Disability Support Pension chat

Having a chronic illness, that is without a cure, and that can cause me at times to be unable to walk many metres with any degree of stability, is a worrying thing. This is the illness I was diagnosed with back in 2010, after I had a physical breakdown, and my entire right side was suddenly weak and barely able to support me.

Multiple Sclerosis (MS) had come into my life, and given me challenges I had never had to face before. With time, and assistance from both the MS Society SA & NT, and Disability SA, plus help from my family and friends, my life is still going well, in fact in some ways, I’m actually now living a great life.

me making point at book launch

Having developed this disease, I took the time to have a really good think about my life, what I was doing with it, and whether I was actually enjoying all of the things I was involved with. We all have things in our lives we do from habit, or because of the expectations of others. When you have less energy/ability though, the best thing you can do is to think about what means the most to you in your life, and act to make those most important things happen.

So now, six years into my new life with MS, I’ve launched two new books, with two more getting ready to be launched in July, with another one to be launched in October. I am now the Writer-in-Residence at a lovely new cafe in Gawler, Poetic Justice Cafe Gallery (3 Walker Place) where a portrait of me hangs on one of the walls. I also run poetry workshops at this cafe once a week, every Sunday morning, and I’m loving it. Also, the writing group I’m most involved with will be launching an anthology with I am editing, again in July. I am becoming known in the poetic world in Gawler and beyond, and I know some absolutely wonderful and creative people!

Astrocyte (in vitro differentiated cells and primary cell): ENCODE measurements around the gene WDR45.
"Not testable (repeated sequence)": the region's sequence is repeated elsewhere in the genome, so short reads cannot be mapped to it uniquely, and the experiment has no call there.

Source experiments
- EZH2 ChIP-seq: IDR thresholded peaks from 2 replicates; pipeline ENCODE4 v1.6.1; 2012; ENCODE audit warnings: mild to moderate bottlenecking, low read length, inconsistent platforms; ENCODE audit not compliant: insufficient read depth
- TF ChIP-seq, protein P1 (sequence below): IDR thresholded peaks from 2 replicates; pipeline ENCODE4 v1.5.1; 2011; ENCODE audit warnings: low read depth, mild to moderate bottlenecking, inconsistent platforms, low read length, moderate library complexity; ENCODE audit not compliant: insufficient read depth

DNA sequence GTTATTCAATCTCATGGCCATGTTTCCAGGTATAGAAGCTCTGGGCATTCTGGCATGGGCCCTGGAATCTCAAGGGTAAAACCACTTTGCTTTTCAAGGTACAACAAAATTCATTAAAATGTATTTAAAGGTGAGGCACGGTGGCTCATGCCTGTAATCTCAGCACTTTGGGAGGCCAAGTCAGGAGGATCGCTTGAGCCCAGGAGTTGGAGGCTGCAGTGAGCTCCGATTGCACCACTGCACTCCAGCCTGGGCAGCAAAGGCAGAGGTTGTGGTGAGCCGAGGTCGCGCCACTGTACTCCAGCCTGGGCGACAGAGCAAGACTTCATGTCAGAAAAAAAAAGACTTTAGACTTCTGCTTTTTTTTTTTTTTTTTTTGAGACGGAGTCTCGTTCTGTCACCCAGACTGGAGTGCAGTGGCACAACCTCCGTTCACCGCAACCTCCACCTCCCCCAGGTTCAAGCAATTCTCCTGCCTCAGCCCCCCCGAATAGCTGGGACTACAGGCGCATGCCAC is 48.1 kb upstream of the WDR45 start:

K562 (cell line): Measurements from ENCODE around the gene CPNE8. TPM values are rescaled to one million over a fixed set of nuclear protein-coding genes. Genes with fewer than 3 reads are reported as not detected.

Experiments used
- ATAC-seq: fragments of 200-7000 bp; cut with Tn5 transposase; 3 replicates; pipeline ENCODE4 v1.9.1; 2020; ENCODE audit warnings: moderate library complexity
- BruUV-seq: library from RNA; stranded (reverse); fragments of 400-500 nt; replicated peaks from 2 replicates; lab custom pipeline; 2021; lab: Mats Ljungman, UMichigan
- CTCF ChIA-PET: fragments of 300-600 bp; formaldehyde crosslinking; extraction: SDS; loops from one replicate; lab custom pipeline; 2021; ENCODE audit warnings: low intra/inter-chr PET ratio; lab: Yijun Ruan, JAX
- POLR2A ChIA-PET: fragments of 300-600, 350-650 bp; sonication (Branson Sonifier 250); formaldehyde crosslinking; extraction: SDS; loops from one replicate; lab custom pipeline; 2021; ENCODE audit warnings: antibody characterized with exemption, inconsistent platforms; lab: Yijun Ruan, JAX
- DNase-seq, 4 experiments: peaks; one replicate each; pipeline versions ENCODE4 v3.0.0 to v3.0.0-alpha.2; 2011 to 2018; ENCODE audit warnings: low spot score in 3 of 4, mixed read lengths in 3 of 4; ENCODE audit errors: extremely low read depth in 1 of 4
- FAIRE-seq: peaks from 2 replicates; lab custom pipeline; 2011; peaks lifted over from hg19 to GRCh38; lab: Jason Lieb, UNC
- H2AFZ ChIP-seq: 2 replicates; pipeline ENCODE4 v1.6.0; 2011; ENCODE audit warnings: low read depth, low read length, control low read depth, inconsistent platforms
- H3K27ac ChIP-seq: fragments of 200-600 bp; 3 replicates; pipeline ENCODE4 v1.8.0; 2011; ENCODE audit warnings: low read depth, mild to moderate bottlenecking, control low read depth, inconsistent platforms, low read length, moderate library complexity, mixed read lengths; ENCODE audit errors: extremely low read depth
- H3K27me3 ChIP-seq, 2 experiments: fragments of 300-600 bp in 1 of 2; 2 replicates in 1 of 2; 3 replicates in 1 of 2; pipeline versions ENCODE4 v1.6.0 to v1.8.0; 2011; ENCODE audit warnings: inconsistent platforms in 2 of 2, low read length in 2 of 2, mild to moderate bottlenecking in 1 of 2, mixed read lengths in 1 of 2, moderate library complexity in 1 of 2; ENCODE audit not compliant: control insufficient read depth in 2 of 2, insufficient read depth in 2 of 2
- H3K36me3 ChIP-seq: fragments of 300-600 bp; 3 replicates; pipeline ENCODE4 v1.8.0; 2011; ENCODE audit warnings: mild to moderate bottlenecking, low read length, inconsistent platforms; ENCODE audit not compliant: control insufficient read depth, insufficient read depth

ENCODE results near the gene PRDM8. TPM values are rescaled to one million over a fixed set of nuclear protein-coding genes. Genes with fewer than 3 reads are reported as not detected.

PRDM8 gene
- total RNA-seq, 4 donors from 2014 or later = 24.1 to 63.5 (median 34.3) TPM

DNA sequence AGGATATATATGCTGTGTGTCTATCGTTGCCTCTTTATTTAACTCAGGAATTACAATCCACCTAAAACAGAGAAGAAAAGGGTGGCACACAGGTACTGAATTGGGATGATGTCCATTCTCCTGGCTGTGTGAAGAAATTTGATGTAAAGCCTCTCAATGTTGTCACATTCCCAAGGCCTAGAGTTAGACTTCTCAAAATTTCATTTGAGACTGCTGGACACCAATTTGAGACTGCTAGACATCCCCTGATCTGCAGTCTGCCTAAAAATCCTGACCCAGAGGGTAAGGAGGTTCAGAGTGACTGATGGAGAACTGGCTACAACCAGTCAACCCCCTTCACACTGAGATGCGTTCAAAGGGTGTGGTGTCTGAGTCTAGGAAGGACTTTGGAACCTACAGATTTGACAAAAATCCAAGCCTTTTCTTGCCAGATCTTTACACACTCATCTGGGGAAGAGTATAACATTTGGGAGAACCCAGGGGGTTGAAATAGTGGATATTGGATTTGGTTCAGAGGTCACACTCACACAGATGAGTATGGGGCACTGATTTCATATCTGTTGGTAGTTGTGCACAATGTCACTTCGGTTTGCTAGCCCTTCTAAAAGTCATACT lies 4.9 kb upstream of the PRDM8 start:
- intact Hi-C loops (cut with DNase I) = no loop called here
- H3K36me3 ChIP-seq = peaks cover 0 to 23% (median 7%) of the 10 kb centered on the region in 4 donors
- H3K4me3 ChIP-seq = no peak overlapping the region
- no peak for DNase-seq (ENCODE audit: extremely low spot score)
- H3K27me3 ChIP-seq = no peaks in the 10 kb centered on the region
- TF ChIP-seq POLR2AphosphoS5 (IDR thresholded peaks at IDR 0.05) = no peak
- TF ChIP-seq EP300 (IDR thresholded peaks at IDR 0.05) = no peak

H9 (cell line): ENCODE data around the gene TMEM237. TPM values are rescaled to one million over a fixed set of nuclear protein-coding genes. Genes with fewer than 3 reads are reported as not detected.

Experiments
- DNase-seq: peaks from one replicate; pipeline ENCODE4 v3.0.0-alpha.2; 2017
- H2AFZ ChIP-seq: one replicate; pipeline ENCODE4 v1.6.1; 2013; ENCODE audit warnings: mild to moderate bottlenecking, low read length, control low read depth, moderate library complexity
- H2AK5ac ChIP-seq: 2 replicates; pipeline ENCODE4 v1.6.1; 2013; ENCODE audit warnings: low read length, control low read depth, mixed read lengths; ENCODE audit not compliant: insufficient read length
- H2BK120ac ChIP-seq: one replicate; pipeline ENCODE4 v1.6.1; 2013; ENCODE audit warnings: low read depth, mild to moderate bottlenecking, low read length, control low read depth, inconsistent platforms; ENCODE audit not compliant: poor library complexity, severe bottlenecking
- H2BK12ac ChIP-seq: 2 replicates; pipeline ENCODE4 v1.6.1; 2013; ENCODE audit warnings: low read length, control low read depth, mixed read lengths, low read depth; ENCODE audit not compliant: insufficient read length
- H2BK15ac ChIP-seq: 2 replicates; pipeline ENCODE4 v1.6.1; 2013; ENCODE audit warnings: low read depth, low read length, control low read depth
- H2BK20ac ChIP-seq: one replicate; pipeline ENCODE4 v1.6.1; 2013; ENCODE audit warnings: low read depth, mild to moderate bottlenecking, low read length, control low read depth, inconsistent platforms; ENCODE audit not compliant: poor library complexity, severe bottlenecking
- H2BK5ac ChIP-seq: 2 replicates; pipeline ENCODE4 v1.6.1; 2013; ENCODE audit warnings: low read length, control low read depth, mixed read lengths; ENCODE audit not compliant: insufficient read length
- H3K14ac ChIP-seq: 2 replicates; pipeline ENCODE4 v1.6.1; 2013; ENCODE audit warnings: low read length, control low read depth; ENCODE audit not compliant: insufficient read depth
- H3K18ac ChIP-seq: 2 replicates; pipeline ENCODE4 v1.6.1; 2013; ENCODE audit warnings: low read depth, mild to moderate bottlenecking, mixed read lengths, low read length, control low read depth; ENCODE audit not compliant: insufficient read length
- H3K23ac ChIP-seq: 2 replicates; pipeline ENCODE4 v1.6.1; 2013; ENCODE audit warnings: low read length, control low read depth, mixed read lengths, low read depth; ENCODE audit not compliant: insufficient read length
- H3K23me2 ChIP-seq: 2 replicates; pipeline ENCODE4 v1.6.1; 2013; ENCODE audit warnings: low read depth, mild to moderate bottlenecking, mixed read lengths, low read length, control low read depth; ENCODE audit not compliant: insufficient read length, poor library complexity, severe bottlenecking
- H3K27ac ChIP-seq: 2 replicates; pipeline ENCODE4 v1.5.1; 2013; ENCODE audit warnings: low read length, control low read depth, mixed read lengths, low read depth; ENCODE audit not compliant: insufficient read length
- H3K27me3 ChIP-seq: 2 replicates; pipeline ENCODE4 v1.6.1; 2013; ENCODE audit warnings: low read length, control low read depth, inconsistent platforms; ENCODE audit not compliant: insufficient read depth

Yes I am on the Disability Support Pension, and yes, it’s a bummer knowing I will probably never again hold a full time job, but I love my writing and community-connected life, and if I never earn another cent in my life, I will still be satisfied from the writing and community group involvement. Being involved in life is what makes your life great, and my involvements in life are wonderful!

 

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2 thoughts on “Disability Support Pension chat

  1. Marion McDonald

    Hi Carolyn,
    I was diagnosed in 1984. Had just finished uni. I kept working and working until 2014 when I was hospitalised for 4-5 weeks. Was told that I was not able to work anymore. Thank goodness! I had been pushing myself to keep going. In the 30 years between – married, then divorced husband (convicted of awful crimes), was attacked by an Iranian national who had not been taking his meds for schizo, lost both my mother and father, lost my family who were determined that I was an alcoholic (causing the MS! – go figure that one!), been made redundant 4 times. Now I have to look at getting hand controls for my car so I can keep driving.
    I would never judge anyone, but I wish I had the eloquence to express my anger at this f…..g disease! I envy your ability to convey the …mmmm….crap that is MS!
    You would think after all these years, i would have made my peace with MS, but I haven’t and I am going kicking and screaming at the randomness and unfairness of the bastard named MS!
    Rant over and thank you for listening (or rather, reading )

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  2. carolyncordon Post author

    Thank you so much for your honest comment, Marion. I feel for you so much, having to go through more than even an able-bodied person could handle. MS can stand for lots of different things, and Much Stress would certainly apply in your case. I know my life has been changed by having MS in it, but I am so lucky with those I love who are completely supportive of me, and what I do. I wish the same thing for you comes along for you too, and soon.

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